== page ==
While Princess Leia fights the good fight throughout the galaxy, Carrie Fisher is the one battling behind the scenes on her behalf.
Exactly where we find the character in December’s Star Wars: The Force Awakens, three decades after the events of Return of the Jedi, is top-secret information worthy of Bothan spies, but at Star Wars Celebration last week Fisher was able to tease fans with, at the very least, promise of another distinctive look – even if Leia’s signature hairstyle is no longer en vogue.
“The buns are, you know … they’re tired now,” Fisher told fans just before the new trailer was revealed. “We’re probably not going to have the futuristic buns. But I think we have an alternate thing that you’ll be very into – which is not the metal bikini, I promise!”
But there’s far more than style to Leia, who started out as a damsel in distress but proved she could hold her own with a blaster. Over the course of the original Star Wars trilogy, she evolved from a diplomat to a military leader, an undercover agent, and even a boots-on-the-ground frontline soldier.
Catching up with EW after the panel, Fisher was candid about her worries as a new generation joins the quest, her protectiveness of Leia, and which iteration of the princess remains her favorite. (Clearly, not the gold bikini version.)
In sci-fi fandom, Leia’s importance can’t be overstated. She was the lone standard-bearer for women in the Star Wars universe, providing little girls everywhere with a connection to a fantasy realm dominated by boys. She even inspired the Legion of Leia following. It was a lot of responsibility for the actress, but now she’s not carrying it alone.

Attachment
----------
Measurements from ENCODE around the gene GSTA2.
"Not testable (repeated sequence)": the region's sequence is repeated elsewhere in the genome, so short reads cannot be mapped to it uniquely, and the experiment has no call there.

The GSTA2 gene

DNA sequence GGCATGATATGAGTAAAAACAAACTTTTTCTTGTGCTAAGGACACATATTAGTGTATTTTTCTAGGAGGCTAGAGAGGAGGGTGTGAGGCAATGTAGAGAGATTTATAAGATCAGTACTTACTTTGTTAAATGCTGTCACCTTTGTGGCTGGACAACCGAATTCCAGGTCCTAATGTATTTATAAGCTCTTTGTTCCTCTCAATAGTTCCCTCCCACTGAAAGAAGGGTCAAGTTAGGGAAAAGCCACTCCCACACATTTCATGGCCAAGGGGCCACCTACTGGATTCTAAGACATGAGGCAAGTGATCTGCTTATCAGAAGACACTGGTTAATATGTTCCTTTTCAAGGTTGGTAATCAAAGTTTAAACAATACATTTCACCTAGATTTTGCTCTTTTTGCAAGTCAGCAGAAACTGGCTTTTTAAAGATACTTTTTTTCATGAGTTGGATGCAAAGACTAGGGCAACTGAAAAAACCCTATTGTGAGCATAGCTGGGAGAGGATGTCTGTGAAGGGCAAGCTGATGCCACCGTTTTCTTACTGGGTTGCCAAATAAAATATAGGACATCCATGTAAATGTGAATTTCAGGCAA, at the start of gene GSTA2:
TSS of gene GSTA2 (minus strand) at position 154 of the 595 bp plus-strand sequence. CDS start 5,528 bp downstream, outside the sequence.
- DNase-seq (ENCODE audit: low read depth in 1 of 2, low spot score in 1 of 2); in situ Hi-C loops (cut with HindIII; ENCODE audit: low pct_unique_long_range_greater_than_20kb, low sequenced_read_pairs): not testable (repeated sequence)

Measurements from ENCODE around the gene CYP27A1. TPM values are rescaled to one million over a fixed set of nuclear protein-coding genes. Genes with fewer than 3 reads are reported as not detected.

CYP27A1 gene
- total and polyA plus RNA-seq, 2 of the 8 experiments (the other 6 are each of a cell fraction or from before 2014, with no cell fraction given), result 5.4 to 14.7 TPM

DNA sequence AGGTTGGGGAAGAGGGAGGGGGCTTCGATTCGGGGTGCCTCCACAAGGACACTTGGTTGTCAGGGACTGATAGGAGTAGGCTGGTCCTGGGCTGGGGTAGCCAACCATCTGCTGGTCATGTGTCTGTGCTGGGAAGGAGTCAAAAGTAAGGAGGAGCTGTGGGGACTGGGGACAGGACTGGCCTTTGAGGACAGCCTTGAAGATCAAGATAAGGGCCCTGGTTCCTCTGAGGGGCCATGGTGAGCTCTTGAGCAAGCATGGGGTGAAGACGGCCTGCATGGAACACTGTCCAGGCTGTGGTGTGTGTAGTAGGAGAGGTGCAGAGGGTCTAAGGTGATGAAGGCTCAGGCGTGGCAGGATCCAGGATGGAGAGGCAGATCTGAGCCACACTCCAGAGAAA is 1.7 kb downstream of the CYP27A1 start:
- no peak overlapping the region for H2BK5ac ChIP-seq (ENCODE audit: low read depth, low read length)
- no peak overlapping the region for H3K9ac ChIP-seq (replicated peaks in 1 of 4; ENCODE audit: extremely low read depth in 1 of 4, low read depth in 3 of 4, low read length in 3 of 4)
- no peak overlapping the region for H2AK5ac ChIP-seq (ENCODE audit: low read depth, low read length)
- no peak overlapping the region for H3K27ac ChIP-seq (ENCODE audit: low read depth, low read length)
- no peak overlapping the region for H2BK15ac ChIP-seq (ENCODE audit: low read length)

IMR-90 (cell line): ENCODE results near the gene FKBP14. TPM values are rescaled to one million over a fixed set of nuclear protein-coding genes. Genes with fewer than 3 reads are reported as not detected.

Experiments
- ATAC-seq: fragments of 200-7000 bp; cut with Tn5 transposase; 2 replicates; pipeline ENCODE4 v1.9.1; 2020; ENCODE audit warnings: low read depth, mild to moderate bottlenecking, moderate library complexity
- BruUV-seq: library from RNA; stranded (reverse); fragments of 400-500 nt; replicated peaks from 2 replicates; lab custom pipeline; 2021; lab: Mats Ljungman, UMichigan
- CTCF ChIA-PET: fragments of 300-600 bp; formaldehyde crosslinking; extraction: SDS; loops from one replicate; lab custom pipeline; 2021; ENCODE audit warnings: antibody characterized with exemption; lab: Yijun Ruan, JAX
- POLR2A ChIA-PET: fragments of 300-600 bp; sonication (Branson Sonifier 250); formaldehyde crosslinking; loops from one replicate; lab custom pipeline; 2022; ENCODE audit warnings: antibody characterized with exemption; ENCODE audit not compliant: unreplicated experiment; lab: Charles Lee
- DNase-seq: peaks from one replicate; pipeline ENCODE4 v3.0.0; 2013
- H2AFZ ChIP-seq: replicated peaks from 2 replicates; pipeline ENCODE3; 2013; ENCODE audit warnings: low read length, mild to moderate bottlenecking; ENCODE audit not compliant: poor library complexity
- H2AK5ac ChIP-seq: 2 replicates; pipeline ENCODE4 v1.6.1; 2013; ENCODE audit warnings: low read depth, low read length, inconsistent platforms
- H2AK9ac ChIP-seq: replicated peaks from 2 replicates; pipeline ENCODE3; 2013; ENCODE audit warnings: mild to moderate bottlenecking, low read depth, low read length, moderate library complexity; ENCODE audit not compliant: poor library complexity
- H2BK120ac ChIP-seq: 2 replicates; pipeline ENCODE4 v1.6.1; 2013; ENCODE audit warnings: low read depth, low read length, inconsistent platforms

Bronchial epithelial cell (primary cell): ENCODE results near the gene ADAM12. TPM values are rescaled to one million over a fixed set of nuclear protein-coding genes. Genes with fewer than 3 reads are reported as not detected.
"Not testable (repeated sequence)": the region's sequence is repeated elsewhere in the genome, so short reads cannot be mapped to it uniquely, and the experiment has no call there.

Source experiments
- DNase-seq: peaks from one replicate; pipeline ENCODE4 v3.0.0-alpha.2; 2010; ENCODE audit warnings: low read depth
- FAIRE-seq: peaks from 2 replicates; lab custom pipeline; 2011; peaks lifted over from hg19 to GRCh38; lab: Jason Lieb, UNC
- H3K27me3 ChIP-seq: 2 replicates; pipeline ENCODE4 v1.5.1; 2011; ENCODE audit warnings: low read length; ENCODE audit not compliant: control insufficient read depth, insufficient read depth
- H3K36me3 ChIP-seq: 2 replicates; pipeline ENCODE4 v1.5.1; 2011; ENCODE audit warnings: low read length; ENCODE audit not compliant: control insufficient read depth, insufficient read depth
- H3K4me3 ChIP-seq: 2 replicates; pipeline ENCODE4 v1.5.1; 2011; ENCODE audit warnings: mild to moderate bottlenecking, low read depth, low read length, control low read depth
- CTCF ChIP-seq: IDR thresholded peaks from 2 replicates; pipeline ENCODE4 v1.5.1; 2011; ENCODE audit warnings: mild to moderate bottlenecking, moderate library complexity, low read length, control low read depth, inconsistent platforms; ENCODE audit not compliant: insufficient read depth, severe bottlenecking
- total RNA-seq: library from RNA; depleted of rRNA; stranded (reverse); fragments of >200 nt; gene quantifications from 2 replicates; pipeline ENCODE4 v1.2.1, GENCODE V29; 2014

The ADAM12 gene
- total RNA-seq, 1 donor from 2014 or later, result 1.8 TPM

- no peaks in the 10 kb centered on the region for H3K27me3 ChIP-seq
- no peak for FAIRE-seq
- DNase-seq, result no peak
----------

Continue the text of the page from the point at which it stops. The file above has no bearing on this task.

With The Force Awakens, she will be joined onscreen by Daisy Ridley’s desert scavenger, Rey, and unspecified characters played by Game of Thrones’ Gwendoline Christie and 12 Years a Slave Oscar-winner Lupita Nyong’o, among a handful of others. (In the stand-alone Rogue One movie, about the quest to steal plans for the original Death Star, The Theory of Everything’s Felicity Jones has been cast as one of the leads.)
“It’s good to have a little help,” Fisher told the crowd. “But I liked being the only one when I was 19… Now, I need some backup.”
Eventually, Fisher will get to talk about where we find Leia’s character (beyond hinting at her look), but for now she’s doing her best to keep secrets – which she admits is not her strong suit.
Entertainment Weekly: How did it feel out there in front of that arena full of screaming fans? You’ve done this a lot over the years.
Carrie Fisher: I get self-conscious when I’m on stage. Like that, I’m standing next to a beautiful, very tall, very young girl [Ridley], and so I was thinking about that in the beginning, like they just wanted to do this to me. But the fans are great with this. They love this movie. It’s a huge part of their lives.
EW: I’m not sure how much you worked together, but did a bond form between you and Daisy on set?
Fisher: Yeah, I’ve been trying to help her. I’ve been warning her, that’s how I help people. [Laughs.] You know, ‘Get ready!’ Because there is an element of it which is frenzy. And I said to her, ‘Pay attention because you want to remember it.’